What has surprised me most about getting older is how easily friends come and go. They’ll stick around when it’s needed, but once you have nothing left to offer, or they’ve found another outlet to find them the same benefits your friendship once held, they’re gone—lost to the many things they suddenly have to do; or they just disappear, brief whispers into the timeline of your life. And when they need you again…well, you know. And no, gentle reader, this post isn’t targeted. This has been happening to everyone. It’s just been a discussion I’ve had pretty frequently offline, in that locale we call the real world.
So I’m writing a poem about it.
I’ll be honest: I thought this was for real,
the deal set that we’d be friends
at least longer
than Friends was aired on cable TV.
But take it from me: compared to those faux friends
from high school, then adulthood,
I was always genuine,
despite the occasional slip…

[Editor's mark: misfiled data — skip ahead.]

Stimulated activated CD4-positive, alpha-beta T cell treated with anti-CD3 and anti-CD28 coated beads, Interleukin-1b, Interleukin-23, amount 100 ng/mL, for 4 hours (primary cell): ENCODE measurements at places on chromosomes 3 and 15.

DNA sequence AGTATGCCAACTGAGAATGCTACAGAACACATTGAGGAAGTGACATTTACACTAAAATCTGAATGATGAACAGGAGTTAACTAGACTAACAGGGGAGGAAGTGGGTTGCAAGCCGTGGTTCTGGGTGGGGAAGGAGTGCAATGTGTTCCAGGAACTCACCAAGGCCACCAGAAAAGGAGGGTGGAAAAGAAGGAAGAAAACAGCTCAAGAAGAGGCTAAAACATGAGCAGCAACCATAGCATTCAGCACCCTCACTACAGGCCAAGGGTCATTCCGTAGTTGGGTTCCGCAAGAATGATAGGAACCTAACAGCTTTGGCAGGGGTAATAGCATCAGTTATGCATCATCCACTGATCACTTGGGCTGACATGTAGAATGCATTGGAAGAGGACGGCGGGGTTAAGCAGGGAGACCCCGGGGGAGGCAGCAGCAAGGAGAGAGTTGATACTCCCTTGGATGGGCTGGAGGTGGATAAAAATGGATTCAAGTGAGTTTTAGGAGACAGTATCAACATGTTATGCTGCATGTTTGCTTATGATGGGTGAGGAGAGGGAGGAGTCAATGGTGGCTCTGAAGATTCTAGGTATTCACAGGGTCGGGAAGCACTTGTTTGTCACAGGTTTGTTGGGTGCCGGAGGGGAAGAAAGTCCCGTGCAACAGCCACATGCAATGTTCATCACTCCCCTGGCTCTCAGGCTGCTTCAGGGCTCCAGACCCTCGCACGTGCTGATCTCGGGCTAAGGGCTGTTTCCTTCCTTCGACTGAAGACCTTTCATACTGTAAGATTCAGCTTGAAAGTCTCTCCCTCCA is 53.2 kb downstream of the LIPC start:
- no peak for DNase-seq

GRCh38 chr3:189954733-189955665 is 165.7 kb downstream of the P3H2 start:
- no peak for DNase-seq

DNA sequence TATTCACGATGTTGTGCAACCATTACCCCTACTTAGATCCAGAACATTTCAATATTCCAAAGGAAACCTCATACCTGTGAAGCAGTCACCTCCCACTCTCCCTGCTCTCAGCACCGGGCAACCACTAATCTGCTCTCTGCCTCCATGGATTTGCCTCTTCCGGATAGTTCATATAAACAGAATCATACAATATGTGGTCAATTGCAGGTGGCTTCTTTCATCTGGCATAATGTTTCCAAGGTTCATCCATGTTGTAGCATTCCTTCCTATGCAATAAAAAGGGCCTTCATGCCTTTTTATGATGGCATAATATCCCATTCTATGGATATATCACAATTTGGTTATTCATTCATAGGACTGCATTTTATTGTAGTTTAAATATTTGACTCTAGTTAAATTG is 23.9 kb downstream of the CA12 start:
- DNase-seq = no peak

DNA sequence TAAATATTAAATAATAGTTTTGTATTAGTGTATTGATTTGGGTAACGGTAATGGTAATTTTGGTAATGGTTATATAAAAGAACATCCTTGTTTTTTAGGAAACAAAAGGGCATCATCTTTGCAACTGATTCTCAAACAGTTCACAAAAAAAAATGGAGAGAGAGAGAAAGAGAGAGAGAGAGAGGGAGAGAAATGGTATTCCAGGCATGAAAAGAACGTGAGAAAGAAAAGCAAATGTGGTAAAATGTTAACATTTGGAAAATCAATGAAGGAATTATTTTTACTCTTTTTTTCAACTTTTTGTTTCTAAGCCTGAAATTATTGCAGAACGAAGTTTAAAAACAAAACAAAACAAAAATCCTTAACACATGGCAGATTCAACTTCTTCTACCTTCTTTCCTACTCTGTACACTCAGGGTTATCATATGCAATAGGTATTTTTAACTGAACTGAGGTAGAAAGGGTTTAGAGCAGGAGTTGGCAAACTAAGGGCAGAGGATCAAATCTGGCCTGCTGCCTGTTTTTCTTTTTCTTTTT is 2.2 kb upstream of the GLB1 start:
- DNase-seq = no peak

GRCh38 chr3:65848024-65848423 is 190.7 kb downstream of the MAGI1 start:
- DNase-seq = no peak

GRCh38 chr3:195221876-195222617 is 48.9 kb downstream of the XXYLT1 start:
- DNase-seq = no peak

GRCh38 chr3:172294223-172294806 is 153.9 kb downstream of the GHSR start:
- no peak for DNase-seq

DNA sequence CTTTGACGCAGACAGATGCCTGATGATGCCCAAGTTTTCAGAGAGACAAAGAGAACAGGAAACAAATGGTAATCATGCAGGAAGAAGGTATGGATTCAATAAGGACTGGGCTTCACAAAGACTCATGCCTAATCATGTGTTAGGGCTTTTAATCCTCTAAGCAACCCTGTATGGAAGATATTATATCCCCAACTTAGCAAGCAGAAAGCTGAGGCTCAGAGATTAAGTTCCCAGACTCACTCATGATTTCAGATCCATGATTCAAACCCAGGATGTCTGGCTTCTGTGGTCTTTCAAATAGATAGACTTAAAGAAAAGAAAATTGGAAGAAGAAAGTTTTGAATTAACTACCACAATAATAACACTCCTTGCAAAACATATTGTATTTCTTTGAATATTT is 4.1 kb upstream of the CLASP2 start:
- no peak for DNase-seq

I was the kind of girl to commit—
the constant communicator.
So quick were you to “See ya later,”
that I was almost blindsided
by your inconsideration,
reacting to lack of conversation
that you’d hoped would wither,
like cliché rose petals or an old man’s skin.
And the situation we’re in!
You don’t even know it,
the expectations you build,
knowing deep down you’d blow it,
the birthday candles of our generation,
fires gone like they were never even sparked.
If you could remember,
if just for a moment,
would you have done it differently?
Honestly, I don’t think you would,
because the inherently selfish never could
and never can
unless you need something:
a shoulder, an ear, an expertise—
and I’ll be at the ready to give in,
because I’m using you